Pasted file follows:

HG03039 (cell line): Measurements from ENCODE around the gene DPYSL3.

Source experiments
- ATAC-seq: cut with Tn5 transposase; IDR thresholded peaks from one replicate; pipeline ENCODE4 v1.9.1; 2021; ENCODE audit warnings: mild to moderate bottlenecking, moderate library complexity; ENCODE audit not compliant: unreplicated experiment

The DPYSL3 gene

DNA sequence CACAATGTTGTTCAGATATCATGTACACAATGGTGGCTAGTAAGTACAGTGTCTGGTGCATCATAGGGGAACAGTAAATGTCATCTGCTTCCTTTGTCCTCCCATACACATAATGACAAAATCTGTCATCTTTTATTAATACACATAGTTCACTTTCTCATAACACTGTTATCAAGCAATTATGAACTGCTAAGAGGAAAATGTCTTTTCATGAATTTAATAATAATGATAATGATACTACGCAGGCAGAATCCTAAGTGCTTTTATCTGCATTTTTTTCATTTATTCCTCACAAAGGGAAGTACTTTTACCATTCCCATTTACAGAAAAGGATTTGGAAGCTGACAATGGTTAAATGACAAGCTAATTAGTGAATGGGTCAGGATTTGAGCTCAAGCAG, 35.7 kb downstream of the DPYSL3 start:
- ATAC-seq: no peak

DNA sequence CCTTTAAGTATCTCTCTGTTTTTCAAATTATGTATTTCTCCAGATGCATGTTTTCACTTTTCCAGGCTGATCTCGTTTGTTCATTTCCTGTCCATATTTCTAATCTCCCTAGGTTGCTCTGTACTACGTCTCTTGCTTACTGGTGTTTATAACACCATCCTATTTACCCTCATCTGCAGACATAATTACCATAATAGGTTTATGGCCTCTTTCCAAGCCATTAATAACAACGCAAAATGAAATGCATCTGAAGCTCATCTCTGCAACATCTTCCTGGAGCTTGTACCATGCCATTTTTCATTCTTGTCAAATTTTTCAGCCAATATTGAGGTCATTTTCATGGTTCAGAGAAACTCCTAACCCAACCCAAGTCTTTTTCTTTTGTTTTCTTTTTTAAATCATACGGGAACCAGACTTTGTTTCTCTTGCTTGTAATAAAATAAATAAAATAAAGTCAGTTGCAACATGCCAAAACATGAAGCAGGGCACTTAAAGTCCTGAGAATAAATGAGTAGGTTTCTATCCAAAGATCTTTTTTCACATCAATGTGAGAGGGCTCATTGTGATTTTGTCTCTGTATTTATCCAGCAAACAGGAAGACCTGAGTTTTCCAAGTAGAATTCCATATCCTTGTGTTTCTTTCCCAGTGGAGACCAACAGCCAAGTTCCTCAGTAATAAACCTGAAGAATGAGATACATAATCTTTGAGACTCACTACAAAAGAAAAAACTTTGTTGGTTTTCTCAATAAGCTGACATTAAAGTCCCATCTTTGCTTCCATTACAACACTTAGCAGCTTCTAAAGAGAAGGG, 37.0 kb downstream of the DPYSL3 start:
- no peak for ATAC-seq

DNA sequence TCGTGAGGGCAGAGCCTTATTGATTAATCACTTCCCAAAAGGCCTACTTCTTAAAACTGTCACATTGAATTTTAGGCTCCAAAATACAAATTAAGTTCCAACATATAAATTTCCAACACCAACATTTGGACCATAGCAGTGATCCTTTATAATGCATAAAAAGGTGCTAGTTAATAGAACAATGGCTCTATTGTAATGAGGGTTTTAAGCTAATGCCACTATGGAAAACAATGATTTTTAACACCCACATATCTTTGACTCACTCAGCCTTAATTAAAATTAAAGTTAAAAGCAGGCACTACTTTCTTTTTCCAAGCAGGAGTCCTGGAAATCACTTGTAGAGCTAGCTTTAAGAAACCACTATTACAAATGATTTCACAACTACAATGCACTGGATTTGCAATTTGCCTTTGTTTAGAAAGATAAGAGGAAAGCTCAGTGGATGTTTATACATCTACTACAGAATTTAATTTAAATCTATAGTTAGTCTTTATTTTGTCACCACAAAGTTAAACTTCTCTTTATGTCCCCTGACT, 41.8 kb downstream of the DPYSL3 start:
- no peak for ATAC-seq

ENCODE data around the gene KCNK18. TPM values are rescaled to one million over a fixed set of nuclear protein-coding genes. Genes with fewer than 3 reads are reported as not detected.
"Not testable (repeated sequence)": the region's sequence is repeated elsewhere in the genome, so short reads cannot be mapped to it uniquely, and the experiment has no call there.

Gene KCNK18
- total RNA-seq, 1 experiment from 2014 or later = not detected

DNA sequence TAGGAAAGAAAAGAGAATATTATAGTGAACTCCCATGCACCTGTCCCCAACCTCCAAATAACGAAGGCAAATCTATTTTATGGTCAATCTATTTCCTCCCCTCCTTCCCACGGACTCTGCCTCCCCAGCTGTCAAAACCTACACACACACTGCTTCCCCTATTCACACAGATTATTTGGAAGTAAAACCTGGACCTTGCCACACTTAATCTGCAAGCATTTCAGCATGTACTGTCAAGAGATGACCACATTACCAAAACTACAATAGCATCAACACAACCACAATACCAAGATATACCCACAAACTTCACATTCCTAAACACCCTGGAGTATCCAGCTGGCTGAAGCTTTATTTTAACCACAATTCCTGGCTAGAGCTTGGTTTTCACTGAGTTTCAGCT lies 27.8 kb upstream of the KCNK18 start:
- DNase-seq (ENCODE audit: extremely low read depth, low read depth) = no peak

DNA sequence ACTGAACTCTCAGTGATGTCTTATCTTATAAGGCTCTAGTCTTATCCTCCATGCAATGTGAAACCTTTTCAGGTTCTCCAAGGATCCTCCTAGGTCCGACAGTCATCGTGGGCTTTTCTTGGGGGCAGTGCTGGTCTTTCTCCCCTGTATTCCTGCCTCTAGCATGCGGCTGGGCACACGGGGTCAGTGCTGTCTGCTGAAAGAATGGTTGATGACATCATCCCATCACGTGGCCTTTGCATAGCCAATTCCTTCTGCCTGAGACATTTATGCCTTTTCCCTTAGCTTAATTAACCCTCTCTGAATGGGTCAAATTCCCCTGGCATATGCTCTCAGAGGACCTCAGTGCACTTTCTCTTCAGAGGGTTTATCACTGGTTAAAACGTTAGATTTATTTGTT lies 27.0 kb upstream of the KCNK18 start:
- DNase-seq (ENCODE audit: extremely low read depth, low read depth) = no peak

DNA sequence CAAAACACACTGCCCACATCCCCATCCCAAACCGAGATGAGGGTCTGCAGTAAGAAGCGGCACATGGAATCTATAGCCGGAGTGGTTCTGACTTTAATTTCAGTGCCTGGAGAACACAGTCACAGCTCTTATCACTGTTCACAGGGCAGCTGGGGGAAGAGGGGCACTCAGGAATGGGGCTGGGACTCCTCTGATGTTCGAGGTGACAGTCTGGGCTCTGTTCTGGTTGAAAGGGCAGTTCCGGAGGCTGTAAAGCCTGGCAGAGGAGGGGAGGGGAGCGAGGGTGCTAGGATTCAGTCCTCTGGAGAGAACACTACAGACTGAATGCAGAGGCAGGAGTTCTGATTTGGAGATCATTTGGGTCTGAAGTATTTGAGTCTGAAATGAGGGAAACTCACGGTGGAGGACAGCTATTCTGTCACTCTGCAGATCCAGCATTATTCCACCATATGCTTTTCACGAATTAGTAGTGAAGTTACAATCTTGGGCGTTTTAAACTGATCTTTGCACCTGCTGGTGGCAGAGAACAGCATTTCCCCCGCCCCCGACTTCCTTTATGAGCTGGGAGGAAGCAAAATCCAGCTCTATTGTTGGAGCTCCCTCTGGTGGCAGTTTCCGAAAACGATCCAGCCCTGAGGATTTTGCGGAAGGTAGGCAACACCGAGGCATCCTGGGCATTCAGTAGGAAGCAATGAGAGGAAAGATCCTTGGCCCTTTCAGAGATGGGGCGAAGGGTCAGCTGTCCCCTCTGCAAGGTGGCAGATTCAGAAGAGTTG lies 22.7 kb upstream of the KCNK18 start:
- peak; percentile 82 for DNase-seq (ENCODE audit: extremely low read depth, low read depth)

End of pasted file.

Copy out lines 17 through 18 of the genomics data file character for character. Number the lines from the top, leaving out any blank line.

DNA sequence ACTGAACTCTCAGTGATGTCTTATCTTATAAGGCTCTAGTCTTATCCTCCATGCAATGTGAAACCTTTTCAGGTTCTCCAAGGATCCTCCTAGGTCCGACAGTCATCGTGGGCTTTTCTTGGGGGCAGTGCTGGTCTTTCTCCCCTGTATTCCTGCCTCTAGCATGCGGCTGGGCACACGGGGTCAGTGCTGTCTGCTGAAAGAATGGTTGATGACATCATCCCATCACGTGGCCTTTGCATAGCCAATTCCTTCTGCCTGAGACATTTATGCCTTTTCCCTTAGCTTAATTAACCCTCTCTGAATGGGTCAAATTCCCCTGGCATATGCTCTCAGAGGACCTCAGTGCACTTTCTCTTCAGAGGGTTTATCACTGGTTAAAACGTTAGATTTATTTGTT lies 27.0 kb upstream of the KCNK18 start:
- DNase-seq (ENCODE audit: extremely low read depth, low read depth) = no peak